March 29, 2021: Mars is in the west-southwest after sunset, above the “V” of Taurus. The moon is low in the eastern sky about two hours after sunset.
by Jeffrey L. Hunt
Chicago, Illinois: Sunrise, 6:38 a.m. CDT; Sunset, 7:13 p.m. CDT. Check local sources for sunrise and sunset times for your location.
One hour after sunset, Mars is over halfway up in the sky above the west-southwest horizon. The Red Planet is marching eastward in Taurus. It is above the “V” of Taurus that is made by Aldebaran, “the follower,” and the Hyades star cluster.
The planet is moving toward the Bull’s horns, Elnath, “the one butting with horns,” and Zeta Tauri (ζ Tau on the chart). Watch Mars move between the horns on April 12 and April 13.
Use a binocular to spot the starry background with the planet. Mars is 2.8° to the upper left of Tau Tauri (τ Tau on the chart) and 3.2° to the right of Iota Tauri (ι Tau).
Two hours after sunset, the bright moon is less than 10° up in the eastern sky. The lunar orb is 7.0° to the lower left of Spica, “the ear of corn,” the brightest star in Virgo.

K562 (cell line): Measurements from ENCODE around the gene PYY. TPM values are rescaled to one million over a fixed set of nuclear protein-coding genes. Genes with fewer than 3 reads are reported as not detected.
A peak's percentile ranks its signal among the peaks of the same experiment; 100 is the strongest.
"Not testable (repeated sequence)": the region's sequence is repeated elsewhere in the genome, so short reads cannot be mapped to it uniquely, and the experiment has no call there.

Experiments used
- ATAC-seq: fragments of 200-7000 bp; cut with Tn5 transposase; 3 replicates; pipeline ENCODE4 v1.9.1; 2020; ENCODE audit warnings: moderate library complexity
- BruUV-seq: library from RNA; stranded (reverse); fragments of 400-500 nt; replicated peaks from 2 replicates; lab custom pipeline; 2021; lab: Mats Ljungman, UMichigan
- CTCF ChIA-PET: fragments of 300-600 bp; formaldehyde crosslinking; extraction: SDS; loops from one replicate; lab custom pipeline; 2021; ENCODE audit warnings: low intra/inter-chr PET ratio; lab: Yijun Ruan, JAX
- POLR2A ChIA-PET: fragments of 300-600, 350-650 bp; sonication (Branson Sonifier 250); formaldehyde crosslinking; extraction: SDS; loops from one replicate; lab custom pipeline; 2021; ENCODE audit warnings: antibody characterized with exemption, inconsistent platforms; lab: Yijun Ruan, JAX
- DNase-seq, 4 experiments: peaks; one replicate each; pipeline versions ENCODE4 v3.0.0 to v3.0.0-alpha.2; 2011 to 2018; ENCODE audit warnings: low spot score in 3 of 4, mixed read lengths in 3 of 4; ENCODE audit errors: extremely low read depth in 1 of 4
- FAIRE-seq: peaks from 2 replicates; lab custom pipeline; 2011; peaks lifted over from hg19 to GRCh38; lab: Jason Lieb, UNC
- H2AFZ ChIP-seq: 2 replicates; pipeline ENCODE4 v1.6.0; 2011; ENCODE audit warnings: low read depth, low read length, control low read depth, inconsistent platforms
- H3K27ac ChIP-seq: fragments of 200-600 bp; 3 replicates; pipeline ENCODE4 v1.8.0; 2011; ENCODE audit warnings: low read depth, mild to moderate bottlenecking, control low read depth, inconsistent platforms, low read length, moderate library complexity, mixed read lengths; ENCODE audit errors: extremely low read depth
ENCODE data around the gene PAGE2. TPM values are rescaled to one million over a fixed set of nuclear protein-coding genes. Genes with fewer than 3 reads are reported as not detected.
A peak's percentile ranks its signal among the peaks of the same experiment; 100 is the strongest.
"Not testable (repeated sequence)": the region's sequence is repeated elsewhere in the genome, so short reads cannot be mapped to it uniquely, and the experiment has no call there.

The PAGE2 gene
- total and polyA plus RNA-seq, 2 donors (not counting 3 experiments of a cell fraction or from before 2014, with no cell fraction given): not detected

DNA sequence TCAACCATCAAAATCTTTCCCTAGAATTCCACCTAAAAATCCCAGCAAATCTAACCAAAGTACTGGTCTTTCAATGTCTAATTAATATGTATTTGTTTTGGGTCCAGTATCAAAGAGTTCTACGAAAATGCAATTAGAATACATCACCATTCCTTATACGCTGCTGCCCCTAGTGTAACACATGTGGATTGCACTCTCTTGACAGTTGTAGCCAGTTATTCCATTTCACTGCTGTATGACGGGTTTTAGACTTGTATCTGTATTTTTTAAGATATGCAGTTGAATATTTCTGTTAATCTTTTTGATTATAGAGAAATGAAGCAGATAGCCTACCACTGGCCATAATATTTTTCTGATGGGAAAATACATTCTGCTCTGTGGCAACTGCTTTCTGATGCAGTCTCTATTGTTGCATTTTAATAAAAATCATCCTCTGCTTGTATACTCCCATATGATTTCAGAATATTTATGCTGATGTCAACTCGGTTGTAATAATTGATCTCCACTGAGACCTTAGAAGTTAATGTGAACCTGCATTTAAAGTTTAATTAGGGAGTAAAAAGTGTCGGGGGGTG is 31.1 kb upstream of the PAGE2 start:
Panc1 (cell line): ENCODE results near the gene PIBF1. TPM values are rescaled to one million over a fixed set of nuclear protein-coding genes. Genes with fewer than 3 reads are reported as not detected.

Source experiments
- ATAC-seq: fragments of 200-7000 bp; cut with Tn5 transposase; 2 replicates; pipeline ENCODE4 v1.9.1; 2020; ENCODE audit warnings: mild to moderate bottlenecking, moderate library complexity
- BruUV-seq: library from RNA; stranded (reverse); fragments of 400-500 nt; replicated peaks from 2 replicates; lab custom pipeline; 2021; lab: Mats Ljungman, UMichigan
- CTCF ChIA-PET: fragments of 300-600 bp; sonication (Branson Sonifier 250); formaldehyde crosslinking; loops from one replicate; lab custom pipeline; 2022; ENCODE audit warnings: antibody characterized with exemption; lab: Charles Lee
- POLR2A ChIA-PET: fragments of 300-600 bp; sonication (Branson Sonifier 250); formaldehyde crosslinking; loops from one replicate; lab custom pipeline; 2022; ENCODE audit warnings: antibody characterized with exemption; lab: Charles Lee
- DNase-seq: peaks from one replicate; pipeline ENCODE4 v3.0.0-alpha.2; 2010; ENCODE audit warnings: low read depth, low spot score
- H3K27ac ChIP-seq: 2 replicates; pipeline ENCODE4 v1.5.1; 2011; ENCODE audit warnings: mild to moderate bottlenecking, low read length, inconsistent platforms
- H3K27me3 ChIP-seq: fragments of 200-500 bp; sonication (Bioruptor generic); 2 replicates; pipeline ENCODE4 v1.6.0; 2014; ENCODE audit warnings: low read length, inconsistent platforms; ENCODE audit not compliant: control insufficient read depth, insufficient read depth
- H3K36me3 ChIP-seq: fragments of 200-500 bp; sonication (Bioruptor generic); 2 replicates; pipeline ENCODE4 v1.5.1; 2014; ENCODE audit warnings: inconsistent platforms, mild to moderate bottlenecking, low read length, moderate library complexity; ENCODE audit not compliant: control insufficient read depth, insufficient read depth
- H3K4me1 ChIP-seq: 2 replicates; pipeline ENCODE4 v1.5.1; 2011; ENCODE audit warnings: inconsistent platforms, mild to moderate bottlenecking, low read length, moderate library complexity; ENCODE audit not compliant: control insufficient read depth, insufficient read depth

Their grouping is a sign that spring is here. It is important to note that the moon passes Spica each month. The full moon is near the star near the beginning of spring. This year this occurs nine days after the equinox.
Here’s more about Mars during 2021.
Read about Mars during March.
Detailed Note: One hour before sunrise, the moon (16.0d, 99%) is nearly 20° above the west-southwestern horizon, 8.2° to the upper right of Spica (“the ear of corn,” α Vir, m = 1.0). Farther eastward along the ecliptic, Saturn is nearly 12° up in the southeast. Brighter Jupiter – nearly 7° in altitude above the east-southeastern horizon – is 11.5° to the lower left of the Ringed Wonder. One hour after sunset, Mars is nearly 50° up in the west-southwest. Among the stars of Taurus, it is 2.8° to the upper left of τ Tau, 3.2° to the right of ι Tau, and 8.5° below Elnath. Two hours after sunset, the moon (16.7d, 97%), less than 10° up in the east, is 7.0° to the lower left of Spica.
Read more about the planets during March 2021.
February 28, 2022: Brilliant Morning Star Venus and Mars are in the southeast before sunup. Which binocular should I buy for sky watching?Keep reading
February 27, 2022: Venus, Mars, and the lunar crescent bunch together for a predawn conjunction. Cassiopeia, the Queen, and other characters from mythology are in the northwest after sunset.Keep reading
February 26, 2022: The crescent moon joins Morning Star Venus and Mars. In the evening, Polaris – the North Star – reliably shines from the north.Keep reading